Am I Really Content?

Posted By on June 19, 2010

Be careful which sins you allow yourself to think you don’t have a problem with…

I tend to think of myself as not a covetous person. After all, I don’t crave fancy cars, high end jewelry, or a huge mansion. I certainly don’t need the latest gadgets, the newest computer, or designer jeans.

But I have come to realize, during the wee small hours of this morning, that I still do have a covetous spirit…

I think of the strawberry and raspberry plants that I managed to kill, and I wish I knew how to garden.

My four year old daughter tells me that she’d like to make a little yellow jacket for the baby, with little canary yellow buttons sewn on, and I wish I was a knitter, a seamstress, or both.

I visit friends’ homes that are beautifully well kept, with a place for everything, and everything in its place, and I wish that clutter wasn’t a constant battle for me. I wish it would come to me as easily as it seems to come to them.

I think of women I know whose husbands have home businesses, and I wish we could spend that much time together as a family.

I wish the zoning board would allow us to keep chickens.

I wish I weren’t allergic to cats.

I wish I weren’t such an untrained housewife, having to learn so much of this as I go, reinventing the wheel along the way, and wondering if I’ll even be able to learn how to keep order, and garden, and knit, and sew, in time to teach my daughter.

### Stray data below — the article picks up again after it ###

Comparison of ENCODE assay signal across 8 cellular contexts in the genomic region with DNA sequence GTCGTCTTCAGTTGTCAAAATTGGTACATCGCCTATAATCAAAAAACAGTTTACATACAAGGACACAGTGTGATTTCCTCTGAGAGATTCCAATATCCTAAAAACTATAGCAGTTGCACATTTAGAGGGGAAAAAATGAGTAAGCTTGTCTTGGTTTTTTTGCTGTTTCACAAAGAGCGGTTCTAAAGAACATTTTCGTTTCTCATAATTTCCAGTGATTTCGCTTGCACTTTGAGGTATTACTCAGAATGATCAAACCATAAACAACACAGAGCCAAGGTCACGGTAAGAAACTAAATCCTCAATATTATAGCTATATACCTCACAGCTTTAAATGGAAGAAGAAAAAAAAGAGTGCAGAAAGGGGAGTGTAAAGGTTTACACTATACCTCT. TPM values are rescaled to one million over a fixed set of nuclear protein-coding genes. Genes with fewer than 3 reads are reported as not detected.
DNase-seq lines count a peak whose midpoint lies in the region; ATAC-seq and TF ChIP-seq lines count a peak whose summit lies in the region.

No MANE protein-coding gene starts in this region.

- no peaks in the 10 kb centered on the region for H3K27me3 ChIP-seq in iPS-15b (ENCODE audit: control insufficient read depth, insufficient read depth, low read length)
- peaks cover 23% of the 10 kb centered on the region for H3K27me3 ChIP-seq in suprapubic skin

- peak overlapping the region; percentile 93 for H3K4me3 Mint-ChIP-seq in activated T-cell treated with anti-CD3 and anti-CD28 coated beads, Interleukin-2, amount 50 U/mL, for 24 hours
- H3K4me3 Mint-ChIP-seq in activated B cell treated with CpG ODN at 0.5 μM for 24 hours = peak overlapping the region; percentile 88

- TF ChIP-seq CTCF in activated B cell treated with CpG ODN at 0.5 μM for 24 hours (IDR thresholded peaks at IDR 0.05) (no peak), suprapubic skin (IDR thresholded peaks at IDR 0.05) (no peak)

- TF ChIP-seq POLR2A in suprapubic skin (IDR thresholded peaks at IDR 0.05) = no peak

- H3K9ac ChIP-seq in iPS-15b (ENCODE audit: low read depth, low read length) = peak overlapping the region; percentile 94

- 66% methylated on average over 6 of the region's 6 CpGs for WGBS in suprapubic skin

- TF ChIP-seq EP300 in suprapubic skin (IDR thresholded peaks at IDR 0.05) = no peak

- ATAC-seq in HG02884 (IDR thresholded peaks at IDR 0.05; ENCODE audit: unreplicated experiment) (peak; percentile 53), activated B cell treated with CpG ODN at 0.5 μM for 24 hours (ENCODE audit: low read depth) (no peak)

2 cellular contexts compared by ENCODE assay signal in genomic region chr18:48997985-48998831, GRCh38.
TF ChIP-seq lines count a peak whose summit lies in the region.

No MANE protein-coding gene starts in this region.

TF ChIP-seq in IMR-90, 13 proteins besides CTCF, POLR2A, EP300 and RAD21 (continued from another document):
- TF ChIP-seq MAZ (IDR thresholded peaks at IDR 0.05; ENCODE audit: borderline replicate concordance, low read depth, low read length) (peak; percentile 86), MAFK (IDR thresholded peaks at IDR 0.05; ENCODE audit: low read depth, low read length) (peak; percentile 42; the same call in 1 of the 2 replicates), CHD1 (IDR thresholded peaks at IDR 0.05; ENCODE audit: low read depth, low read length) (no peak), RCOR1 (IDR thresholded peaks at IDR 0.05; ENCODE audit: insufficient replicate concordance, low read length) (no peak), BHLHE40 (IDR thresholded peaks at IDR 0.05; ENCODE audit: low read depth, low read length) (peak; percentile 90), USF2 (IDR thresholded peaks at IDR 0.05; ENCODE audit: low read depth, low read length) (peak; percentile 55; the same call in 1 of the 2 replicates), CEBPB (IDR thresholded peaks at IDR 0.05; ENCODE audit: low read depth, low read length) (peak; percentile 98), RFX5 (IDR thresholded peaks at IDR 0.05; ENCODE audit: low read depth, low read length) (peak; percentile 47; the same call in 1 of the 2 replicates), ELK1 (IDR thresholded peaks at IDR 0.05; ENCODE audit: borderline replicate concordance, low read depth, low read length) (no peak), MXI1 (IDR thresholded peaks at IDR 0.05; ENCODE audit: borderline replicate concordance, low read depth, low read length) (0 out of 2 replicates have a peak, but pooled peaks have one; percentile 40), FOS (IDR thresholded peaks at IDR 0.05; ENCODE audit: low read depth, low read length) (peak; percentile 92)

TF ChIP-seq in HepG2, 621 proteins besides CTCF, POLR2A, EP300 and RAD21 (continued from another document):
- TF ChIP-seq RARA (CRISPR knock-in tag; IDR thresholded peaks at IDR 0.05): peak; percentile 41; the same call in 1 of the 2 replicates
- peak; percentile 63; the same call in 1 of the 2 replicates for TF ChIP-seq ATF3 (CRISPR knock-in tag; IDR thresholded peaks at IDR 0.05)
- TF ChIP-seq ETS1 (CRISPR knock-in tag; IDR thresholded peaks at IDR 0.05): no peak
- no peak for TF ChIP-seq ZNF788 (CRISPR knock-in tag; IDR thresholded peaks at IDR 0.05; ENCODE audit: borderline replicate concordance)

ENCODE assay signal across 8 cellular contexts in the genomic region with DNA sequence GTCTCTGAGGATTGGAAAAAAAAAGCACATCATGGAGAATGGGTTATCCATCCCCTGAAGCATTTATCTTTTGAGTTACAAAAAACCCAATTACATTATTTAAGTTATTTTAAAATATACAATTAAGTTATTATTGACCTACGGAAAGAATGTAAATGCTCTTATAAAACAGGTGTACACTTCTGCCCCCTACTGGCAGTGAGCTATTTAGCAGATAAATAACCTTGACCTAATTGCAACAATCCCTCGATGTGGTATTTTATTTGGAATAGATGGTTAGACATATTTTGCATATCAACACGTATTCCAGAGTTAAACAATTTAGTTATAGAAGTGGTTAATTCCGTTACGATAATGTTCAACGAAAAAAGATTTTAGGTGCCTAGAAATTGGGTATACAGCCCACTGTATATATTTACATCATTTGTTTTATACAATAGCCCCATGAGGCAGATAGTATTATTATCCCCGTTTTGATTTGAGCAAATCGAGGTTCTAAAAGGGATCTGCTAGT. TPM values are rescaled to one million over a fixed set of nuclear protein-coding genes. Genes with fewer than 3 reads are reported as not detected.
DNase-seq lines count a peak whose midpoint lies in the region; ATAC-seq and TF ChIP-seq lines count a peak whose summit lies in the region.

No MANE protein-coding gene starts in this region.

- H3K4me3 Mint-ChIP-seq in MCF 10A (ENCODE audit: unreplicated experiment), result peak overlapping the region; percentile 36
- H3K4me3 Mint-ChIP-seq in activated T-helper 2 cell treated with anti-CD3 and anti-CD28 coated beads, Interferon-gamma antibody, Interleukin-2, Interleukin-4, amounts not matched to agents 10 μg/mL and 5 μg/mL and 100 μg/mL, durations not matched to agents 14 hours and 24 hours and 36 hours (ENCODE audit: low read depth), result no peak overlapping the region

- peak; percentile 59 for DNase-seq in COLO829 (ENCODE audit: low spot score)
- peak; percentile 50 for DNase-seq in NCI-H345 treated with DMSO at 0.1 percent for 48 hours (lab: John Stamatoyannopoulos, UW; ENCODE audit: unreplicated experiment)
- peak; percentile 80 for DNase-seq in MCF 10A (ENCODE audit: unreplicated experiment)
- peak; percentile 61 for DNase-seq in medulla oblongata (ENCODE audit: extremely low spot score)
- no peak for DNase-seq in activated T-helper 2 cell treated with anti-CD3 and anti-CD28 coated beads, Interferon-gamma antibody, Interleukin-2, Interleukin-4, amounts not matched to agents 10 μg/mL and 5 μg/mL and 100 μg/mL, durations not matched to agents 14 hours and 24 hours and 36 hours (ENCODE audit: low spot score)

Not exactly the conventional definition of coveting, but coveting nonetheless.

I recently read a piece written by a woman, describing all the amazing things her mother did as a homemaker while she was growing up. The list was designed to show just how happy and productive a woman’s life inside the home can be, but it put me to shame and brought me to tears. How can I possibly be a good wife and mother if I can’t can vegetables, keep a beautiful flower garden, sew dresses for my daughter, and teach my children how to play piano, all the while keeping the house company-ready, just inviting opportunities for drop-of-the-hat hospitality?

I’m not good enough. How can I ever be good enough?

Then, it hit me like a train…

Comparing my weaknesses to the strengths of others, while neglecting to be grateful for the gifts and abilities God has given to me, is coveting at its lowest, and truly smacks of idolatry.

Now there are varieties of gifts, but the same Spirit. And there are varieties of ministries, and the same Lord. There are varieties of effects, but the same God who works all things in all persons.  1 Corinthians 12:4-6

While I’m pretty sure there isn’t a spiritual gift of house-cleaning–and if there is, I certainly don’t have it–I think the same principle can be applied. God did not create me to be the clone of Martha Stewart, June Cleaver, or anybody else for that matter. He made me, with all my weaknesses and shortcomings, to honor and glorify Him.

And He said to me, “My grace is sufficient for you, for power is perfected in weakness.” 2 Corinthians 12:9a

Grace. Ah, yes…it all comes back to grace. How could I be more blessed than to be an object of His grace? Father, forgive me.

Most gladly, therefore, I will rather boast about my weaknesses, so that the power of Christ may dwell in me. 2 Corinthians 12:9b

Boast about my weaknesses? I confess that I don’t think I’m there yet. I’m not even sure what that would look like.